How do you keep portulaca blooming? ›

Maintaining – How To Keep Portulaca Blooming

The single biggest key to keeping Portulaca blooming all season long is proper water and sunlight. When planted in well draining soil and being watered properly, they should thrive as long the plants are getting at least 6 hours of sunlight.

Do Portulacas need lots of water? ›

Portulaca is drought tolerant, but plants need about 1 inch of rain per week during the growing season. Use a rain gauge to check to see if you need to add water. It's best to water with a drip or trickle system that delivers water at low pressure at the soil level.

What soil is best for portulaca? ›

Soil: Portulaca prefers lean sandy or rocky soil that is fast-draining, with a slightly acidic pH between 5.5 and 7.0. If soil is clay, grow in containers rather than attempting to improve the native soil. For containers, use a high quality all-purpose potting mix.

Do portulaca like sun or shade? ›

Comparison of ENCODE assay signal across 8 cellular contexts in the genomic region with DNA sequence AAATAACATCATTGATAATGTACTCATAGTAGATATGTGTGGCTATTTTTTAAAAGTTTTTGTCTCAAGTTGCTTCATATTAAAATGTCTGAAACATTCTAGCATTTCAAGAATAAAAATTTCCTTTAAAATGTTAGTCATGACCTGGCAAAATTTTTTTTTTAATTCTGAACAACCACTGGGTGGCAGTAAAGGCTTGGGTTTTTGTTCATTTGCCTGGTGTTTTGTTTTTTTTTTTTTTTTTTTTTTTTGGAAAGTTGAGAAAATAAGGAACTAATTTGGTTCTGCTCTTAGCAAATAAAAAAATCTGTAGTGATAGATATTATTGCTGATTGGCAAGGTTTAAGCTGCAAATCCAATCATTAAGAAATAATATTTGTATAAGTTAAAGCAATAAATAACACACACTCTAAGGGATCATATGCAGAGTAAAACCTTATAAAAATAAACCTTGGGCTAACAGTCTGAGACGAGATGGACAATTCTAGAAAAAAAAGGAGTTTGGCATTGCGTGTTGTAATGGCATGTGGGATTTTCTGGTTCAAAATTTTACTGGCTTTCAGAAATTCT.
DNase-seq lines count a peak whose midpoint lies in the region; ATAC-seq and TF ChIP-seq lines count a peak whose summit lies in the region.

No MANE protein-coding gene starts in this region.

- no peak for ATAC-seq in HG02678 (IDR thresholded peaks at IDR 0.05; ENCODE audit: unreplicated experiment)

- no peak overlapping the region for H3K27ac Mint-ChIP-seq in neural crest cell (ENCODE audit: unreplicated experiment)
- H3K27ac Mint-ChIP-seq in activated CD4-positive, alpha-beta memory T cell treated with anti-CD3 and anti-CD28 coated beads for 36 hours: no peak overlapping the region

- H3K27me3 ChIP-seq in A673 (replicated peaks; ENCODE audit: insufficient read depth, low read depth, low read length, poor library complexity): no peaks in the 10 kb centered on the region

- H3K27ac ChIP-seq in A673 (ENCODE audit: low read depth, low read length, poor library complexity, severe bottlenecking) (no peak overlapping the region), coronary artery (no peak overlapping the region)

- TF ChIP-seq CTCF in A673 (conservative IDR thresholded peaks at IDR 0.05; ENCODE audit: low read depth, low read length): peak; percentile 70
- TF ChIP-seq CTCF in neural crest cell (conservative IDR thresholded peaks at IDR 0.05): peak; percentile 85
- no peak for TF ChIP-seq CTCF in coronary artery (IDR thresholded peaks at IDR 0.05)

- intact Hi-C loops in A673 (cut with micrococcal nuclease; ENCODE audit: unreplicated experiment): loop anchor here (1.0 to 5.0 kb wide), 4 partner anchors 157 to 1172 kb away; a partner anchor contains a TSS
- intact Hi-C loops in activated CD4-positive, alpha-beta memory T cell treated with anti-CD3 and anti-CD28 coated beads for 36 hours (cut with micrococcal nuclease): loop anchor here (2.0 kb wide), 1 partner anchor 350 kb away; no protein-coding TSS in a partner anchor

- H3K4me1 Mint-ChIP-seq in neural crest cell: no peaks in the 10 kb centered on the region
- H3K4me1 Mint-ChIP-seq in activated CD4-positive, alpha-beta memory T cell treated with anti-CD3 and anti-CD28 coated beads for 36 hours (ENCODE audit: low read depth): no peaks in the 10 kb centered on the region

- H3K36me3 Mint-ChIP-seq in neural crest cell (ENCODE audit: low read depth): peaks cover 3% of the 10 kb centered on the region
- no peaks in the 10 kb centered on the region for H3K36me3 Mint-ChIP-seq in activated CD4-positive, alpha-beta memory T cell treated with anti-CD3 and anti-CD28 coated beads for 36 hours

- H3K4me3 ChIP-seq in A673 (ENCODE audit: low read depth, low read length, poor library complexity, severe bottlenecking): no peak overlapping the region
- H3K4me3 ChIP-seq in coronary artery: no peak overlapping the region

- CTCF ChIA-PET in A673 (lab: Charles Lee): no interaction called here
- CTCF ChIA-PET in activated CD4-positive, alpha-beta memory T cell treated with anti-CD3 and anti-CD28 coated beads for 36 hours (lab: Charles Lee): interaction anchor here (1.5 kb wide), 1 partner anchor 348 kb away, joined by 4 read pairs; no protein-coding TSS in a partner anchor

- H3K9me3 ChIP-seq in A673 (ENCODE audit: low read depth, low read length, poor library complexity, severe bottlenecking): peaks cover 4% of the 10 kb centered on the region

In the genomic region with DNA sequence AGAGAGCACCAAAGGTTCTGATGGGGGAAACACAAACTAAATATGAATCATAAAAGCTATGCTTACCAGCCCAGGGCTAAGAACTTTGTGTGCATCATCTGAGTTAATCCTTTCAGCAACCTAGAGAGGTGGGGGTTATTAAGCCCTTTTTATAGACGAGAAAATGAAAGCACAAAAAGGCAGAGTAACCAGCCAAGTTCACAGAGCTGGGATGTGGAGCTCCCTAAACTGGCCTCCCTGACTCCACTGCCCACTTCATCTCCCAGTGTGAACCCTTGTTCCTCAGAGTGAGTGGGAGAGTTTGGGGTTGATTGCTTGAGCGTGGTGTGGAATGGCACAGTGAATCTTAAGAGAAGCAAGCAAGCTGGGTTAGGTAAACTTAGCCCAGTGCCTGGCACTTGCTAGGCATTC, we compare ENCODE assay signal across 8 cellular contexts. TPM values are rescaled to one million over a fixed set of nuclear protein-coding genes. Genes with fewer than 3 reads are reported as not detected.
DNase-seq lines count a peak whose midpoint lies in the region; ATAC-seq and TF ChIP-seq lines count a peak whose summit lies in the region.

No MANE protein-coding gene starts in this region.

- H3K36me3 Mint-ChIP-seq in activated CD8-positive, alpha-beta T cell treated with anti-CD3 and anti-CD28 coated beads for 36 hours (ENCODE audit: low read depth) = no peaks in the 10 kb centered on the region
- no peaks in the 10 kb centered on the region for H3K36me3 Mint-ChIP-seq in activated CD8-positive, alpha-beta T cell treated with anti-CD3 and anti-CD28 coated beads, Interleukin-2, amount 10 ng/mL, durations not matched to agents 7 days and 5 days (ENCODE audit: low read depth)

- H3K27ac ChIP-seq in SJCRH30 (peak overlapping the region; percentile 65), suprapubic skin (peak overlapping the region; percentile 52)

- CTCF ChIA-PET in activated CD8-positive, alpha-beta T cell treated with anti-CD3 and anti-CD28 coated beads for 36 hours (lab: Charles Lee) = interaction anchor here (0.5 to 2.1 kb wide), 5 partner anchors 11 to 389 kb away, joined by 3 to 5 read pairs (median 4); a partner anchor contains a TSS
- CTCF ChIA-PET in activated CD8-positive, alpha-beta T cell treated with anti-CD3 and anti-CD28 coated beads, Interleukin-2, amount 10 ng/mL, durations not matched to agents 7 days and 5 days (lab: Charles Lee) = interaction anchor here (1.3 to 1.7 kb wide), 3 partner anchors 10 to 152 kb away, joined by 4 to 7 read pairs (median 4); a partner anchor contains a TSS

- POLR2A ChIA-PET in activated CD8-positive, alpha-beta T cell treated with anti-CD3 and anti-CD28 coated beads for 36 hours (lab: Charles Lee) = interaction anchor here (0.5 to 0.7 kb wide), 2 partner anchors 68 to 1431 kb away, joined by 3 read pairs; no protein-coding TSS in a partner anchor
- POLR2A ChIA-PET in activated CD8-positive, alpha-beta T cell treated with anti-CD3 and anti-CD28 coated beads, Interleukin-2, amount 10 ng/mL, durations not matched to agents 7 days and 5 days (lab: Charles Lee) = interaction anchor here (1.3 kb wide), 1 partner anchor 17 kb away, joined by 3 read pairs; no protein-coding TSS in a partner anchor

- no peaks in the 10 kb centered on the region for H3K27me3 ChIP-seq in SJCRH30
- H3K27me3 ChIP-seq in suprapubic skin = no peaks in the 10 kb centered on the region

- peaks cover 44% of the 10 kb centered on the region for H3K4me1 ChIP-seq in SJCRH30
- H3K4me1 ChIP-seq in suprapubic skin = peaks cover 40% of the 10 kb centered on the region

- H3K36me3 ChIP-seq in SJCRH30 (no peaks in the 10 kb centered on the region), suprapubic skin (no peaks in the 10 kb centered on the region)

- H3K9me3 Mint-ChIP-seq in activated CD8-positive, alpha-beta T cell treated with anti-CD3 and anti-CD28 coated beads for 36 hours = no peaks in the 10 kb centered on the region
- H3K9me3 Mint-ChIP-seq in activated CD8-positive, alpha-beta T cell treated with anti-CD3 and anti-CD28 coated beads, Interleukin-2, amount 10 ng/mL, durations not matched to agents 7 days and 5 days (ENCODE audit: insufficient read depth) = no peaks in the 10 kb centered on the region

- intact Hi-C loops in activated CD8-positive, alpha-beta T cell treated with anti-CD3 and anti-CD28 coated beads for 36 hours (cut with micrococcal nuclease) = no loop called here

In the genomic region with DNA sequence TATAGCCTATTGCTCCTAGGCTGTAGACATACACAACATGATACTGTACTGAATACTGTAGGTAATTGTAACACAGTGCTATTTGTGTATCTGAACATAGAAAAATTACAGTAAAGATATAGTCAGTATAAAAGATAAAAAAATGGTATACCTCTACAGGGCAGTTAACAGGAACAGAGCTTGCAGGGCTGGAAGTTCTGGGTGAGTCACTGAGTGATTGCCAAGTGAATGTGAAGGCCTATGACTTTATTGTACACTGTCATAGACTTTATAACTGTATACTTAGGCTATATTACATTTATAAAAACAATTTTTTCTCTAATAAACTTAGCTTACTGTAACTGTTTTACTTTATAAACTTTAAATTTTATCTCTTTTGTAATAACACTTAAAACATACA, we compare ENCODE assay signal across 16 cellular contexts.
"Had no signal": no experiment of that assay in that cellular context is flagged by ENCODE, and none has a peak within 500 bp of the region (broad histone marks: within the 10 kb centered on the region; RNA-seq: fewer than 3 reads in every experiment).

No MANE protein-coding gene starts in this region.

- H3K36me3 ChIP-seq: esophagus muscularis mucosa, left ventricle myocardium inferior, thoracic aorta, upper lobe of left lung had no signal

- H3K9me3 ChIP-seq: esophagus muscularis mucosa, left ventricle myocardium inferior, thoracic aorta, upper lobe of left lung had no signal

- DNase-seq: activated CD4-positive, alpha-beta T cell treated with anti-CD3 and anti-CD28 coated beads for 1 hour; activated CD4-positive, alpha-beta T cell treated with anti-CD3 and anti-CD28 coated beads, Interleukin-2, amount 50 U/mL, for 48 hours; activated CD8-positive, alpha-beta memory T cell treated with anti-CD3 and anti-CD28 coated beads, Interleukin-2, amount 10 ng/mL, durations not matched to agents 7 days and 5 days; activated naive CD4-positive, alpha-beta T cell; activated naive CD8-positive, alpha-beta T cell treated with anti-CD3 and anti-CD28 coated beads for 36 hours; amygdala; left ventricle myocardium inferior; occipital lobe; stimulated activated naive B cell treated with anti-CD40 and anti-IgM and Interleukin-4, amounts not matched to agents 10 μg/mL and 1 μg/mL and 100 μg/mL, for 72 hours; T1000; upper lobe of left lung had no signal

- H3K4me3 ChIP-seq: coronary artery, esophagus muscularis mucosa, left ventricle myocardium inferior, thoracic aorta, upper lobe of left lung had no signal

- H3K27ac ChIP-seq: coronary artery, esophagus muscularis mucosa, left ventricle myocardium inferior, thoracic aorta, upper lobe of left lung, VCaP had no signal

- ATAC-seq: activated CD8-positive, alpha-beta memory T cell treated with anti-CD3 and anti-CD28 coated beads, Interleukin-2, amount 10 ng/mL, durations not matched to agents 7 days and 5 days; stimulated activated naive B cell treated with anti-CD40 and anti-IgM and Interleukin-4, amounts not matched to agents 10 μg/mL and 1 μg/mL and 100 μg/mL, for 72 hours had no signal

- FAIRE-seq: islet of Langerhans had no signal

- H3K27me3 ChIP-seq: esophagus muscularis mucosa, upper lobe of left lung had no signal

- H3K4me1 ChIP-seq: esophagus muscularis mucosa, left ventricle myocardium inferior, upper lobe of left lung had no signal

Portulaca tolerates blazing sun and the delicate blossoms attract honeybees. Colors include red, orange, violet, white and pink. In climates with long summers, portulaca often reseeds itself with seedlings appearing in early summer.

Can portulaca survive indoors? ›

When inside, keep the portulaca in a sunny spot, preferably a south-facing window. Make sure the room temperature is set at 60 degrees or warmer. When potting portulacas from ground plantings, don't cram the plant into a space that is too small because this will encourage disease.

Can portulaca be a houseplant? ›

Portulaca is a genus of annual plants in the Portulacaceae family. It has succulent leaves and colorful, showy flowers, growing well in containers. It can be grown as a houseplant as well. This plant does best in full sun or bright direct light and very well-drained soil.

Is portulaca an annual or a perennial? ›